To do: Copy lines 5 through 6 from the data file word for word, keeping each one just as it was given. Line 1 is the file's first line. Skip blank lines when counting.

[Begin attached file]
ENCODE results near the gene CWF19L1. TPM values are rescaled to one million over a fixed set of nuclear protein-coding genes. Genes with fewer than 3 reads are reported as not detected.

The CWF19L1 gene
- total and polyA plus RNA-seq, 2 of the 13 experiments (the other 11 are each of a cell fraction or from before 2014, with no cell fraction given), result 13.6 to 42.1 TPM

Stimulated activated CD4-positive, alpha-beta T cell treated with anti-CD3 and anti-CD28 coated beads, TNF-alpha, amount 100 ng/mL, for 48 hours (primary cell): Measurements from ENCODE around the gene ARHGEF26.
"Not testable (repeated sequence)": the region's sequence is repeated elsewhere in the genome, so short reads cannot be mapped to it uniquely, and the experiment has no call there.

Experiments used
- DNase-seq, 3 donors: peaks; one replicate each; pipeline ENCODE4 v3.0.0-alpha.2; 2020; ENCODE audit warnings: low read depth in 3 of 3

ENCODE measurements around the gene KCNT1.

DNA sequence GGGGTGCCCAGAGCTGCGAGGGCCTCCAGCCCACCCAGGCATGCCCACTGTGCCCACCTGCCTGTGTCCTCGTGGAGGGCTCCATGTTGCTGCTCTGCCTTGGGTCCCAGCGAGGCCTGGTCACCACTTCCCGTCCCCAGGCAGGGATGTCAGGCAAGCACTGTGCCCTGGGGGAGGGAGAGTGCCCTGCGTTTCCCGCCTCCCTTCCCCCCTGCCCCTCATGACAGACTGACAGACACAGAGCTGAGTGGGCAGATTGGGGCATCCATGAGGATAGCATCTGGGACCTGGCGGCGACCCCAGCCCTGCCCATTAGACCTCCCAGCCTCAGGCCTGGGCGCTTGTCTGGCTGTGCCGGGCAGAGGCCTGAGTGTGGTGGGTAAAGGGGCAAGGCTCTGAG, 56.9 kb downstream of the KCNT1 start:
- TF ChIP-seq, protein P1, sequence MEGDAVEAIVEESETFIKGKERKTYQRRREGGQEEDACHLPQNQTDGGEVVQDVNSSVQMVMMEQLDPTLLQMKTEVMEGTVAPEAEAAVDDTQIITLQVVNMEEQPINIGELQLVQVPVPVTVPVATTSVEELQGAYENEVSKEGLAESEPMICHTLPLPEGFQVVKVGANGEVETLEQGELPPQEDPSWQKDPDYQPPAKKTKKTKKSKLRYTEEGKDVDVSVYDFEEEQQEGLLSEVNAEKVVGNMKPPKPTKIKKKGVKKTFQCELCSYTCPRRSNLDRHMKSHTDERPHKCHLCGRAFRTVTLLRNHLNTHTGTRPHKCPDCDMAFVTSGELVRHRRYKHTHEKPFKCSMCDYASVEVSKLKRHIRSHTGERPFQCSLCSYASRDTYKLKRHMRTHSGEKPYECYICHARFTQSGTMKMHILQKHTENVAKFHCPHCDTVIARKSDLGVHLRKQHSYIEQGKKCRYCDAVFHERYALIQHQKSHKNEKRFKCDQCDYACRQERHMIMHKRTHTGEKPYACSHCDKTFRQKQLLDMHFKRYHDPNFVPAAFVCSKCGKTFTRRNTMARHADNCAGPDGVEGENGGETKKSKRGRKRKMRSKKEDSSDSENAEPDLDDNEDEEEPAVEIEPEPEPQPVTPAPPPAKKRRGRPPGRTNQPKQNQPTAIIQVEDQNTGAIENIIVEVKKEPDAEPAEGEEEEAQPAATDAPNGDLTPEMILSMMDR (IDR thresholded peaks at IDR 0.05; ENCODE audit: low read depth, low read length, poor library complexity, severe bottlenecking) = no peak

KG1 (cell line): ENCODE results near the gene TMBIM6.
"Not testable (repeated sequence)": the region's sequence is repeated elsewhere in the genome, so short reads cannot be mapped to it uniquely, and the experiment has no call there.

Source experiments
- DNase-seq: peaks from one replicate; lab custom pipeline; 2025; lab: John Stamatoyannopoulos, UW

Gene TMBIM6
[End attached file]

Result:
"Not testable (repeated sequence)": the region's sequence is repeated elsewhere in the genome, so short reads cannot be mapped to it uniquely, and the experiment has no call there.

Experiments used